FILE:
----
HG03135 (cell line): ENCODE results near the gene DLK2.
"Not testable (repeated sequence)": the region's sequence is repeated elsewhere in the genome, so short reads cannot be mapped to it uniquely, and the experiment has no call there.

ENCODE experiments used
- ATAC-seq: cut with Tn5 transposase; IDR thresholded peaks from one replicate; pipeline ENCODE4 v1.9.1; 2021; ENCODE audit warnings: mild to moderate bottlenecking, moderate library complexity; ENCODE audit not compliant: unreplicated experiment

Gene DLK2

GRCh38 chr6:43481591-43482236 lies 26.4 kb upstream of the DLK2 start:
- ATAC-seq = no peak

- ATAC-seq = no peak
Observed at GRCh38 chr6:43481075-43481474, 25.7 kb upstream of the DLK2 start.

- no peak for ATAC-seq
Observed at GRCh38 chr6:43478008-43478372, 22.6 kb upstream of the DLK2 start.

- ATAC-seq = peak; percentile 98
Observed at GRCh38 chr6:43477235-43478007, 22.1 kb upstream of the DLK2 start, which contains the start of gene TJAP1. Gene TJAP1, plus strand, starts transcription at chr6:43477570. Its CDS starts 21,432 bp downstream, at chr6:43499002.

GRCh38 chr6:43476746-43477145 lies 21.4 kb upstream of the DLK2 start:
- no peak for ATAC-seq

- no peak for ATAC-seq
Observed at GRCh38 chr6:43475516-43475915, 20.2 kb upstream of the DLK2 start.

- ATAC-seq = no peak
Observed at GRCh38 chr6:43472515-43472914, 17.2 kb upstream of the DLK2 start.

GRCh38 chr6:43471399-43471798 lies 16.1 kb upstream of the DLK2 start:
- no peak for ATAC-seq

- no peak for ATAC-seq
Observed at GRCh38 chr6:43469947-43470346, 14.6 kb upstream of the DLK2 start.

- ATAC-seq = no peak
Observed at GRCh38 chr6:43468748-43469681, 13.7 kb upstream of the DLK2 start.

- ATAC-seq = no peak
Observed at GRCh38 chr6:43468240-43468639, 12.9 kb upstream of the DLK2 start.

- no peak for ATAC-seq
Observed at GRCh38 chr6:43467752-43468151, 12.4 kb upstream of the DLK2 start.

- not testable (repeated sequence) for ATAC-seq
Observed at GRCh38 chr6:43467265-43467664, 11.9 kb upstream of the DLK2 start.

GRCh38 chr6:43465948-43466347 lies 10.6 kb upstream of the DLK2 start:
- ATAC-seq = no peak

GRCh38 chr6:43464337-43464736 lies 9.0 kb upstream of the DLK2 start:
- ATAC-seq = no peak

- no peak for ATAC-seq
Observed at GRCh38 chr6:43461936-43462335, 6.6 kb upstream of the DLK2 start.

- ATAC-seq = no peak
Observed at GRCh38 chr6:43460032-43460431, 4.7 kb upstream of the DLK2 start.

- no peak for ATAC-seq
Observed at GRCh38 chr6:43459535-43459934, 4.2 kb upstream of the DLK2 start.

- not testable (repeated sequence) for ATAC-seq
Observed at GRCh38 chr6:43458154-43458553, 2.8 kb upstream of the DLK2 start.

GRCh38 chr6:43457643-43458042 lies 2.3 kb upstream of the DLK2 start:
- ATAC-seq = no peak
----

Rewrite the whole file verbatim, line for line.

HG03135 (cell line): ENCODE results near the gene DLK2.
"Not testable (repeated sequence)": the region's sequence is repeated elsewhere in the genome, so short reads cannot be mapped to it uniquely, and the experiment has no call there.

ENCODE experiments used
- ATAC-seq: cut with Tn5 transposase; IDR thresholded peaks from one replicate; pipeline ENCODE4 v1.9.1; 2021; ENCODE audit warnings: mild to moderate bottlenecking, moderate library complexity; ENCODE audit not compliant: unreplicated experiment

Gene DLK2

GRCh38 chr6:43481591-43482236 lies 26.4 kb upstream of the DLK2 start:
- ATAC-seq = no peak

- ATAC-seq = no peak
Observed at GRCh38 chr6:43481075-43481474, 25.7 kb upstream of the DLK2 start.

- no peak for ATAC-seq
Observed at GRCh38 chr6:43478008-43478372, 22.6 kb upstream of the DLK2 start.

- ATAC-seq = peak; percentile 98
Observed at GRCh38 chr6:43477235-43478007, 22.1 kb upstream of the DLK2 start, which contains the start of gene TJAP1. Gene TJAP1, plus strand, starts transcription at chr6:43477570. Its CDS starts 21,432 bp downstream, at chr6:43499002.

GRCh38 chr6:43476746-43477145 lies 21.4 kb upstream of the DLK2 start:
- no peak for ATAC-seq

- no peak for ATAC-seq
Observed at GRCh38 chr6:43475516-43475915, 20.2 kb upstream of the DLK2 start.

- ATAC-seq = no peak
Observed at GRCh38 chr6:43472515-43472914, 17.2 kb upstream of the DLK2 start.

GRCh38 chr6:43471399-43471798 lies 16.1 kb upstream of the DLK2 start:
- no peak for ATAC-seq

- no peak for ATAC-seq
Observed at GRCh38 chr6:43469947-43470346, 14.6 kb upstream of the DLK2 start.

- ATAC-seq = no peak
Observed at GRCh38 chr6:43468748-43469681, 13.7 kb upstream of the DLK2 start.

- ATAC-seq = no peak
Observed at GRCh38 chr6:43468240-43468639, 12.9 kb upstream of the DLK2 start.

- no peak for ATAC-seq
Observed at GRCh38 chr6:43467752-43468151, 12.4 kb upstream of the DLK2 start.

- not testable (repeated sequence) for ATAC-seq
Observed at GRCh38 chr6:43467265-43467664, 11.9 kb upstream of the DLK2 start.

GRCh38 chr6:43465948-43466347 lies 10.6 kb upstream of the DLK2 start:
- ATAC-seq = no peak

GRCh38 chr6:43464337-43464736 lies 9.0 kb upstream of the DLK2 start:
- ATAC-seq = no peak

- no peak for ATAC-seq
Observed at GRCh38 chr6:43461936-43462335, 6.6 kb upstream of the DLK2 start.

- ATAC-seq = no peak
Observed at GRCh38 chr6:43460032-43460431, 4.7 kb upstream of the DLK2 start.

- no peak for ATAC-seq
Observed at GRCh38 chr6:43459535-43459934, 4.2 kb upstream of the DLK2 start.

- not testable (repeated sequence) for ATAC-seq
Observed at GRCh38 chr6:43458154-43458553, 2.8 kb upstream of the DLK2 start.

GRCh38 chr6:43457643-43458042 lies 2.3 kb upstream of the DLK2 start:
- ATAC-seq = no peak